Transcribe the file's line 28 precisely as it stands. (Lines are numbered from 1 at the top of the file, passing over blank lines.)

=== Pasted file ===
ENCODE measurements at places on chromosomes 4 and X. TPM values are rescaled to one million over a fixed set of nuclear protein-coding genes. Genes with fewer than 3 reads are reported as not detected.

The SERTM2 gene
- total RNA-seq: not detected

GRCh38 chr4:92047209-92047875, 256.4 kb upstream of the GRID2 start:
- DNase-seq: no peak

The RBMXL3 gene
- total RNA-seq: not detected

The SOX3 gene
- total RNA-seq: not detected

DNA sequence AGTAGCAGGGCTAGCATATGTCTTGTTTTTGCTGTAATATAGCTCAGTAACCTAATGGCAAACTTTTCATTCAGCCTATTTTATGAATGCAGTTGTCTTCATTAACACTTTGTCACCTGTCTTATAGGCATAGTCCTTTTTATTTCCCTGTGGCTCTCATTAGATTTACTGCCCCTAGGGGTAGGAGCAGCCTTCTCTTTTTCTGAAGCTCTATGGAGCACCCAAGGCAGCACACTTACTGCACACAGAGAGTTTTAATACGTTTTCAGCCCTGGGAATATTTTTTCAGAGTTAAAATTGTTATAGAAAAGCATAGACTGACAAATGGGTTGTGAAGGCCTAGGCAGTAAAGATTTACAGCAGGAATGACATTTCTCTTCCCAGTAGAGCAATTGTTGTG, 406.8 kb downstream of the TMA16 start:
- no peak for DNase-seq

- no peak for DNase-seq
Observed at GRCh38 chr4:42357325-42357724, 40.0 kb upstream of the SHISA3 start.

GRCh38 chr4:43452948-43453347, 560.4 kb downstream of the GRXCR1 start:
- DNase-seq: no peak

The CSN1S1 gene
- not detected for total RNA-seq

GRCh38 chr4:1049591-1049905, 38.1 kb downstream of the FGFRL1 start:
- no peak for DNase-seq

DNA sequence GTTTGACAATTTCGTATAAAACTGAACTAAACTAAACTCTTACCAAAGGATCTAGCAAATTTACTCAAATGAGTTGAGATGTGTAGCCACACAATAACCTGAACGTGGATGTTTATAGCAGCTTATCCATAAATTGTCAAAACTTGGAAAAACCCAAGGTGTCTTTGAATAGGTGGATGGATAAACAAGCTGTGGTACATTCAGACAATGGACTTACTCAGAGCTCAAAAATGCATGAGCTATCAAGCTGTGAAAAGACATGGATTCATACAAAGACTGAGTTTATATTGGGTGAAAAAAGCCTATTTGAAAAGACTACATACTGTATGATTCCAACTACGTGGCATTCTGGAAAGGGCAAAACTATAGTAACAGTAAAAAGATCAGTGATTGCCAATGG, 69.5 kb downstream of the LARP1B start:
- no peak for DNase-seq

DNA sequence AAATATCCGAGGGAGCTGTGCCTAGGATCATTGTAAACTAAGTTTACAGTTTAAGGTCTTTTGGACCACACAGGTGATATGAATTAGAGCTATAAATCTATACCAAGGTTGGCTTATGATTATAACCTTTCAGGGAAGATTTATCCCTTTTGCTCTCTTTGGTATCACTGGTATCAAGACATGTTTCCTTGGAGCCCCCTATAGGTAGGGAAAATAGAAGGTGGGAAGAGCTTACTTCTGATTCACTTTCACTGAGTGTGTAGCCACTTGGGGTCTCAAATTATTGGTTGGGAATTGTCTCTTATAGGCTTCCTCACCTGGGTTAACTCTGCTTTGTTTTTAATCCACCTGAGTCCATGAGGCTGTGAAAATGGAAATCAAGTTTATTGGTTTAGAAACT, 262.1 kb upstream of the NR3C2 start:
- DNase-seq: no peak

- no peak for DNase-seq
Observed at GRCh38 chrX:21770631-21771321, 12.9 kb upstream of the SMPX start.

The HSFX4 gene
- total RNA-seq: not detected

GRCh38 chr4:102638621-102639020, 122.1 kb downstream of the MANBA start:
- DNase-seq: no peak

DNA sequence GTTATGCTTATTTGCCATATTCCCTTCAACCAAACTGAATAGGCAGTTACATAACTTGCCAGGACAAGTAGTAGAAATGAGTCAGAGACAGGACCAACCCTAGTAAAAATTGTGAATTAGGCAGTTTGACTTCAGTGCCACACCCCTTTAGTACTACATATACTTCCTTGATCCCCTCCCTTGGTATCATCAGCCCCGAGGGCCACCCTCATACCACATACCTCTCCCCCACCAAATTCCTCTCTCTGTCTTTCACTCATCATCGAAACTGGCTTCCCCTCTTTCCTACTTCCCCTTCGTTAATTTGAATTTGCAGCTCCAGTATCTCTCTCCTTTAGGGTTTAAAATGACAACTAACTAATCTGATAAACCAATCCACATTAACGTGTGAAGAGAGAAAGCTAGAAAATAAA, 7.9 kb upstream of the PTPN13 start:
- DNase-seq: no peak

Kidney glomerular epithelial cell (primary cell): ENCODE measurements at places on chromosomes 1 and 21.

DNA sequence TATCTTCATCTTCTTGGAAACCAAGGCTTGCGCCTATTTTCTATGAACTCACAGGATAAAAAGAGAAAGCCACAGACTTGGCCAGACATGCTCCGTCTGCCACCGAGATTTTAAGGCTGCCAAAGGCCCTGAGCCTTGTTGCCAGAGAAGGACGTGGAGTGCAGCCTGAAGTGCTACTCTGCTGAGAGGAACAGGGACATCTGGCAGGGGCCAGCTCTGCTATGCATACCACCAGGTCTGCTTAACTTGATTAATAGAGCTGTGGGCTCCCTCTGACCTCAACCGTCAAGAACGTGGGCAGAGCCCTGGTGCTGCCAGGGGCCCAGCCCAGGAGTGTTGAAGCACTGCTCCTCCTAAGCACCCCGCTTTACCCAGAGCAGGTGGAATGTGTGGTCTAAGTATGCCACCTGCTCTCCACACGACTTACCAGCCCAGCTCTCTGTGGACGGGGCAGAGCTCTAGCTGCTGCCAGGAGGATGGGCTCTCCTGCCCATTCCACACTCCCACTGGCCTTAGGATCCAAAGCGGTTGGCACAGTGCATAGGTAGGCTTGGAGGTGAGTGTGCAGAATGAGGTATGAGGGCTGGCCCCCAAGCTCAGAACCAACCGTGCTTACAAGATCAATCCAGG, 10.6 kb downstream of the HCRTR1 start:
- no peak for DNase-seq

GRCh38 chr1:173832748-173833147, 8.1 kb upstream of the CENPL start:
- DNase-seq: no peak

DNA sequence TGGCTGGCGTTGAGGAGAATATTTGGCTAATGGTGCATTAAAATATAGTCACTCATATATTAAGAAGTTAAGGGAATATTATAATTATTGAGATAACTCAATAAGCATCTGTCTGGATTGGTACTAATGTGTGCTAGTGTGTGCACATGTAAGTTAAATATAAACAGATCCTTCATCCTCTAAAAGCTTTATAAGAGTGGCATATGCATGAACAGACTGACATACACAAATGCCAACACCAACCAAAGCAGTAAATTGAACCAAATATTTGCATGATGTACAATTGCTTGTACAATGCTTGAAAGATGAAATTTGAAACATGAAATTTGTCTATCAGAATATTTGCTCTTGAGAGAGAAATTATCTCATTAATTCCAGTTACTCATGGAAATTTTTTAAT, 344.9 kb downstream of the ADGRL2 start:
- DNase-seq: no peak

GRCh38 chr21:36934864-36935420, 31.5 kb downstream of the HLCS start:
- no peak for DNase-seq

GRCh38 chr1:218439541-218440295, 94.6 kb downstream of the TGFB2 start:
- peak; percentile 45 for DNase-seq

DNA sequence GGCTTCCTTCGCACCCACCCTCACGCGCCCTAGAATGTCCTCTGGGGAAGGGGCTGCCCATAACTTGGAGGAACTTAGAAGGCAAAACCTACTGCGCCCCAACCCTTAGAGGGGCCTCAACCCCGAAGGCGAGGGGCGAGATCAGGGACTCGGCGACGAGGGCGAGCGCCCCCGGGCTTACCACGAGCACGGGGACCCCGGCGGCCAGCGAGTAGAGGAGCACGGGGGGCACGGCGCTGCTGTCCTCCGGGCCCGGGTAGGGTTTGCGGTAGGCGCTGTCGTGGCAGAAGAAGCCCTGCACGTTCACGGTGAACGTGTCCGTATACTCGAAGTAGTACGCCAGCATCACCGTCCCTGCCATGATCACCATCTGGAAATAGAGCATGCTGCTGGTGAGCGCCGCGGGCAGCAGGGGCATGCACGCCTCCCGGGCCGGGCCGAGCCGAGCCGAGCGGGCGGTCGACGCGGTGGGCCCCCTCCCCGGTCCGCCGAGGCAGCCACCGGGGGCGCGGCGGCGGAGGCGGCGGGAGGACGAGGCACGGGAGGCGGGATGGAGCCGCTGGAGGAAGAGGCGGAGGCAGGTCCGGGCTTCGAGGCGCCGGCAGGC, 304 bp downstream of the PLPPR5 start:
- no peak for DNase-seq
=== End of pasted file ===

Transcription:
GRCh38 chr4:102638621-102639020, 122.1 kb downstream of the MANBA start: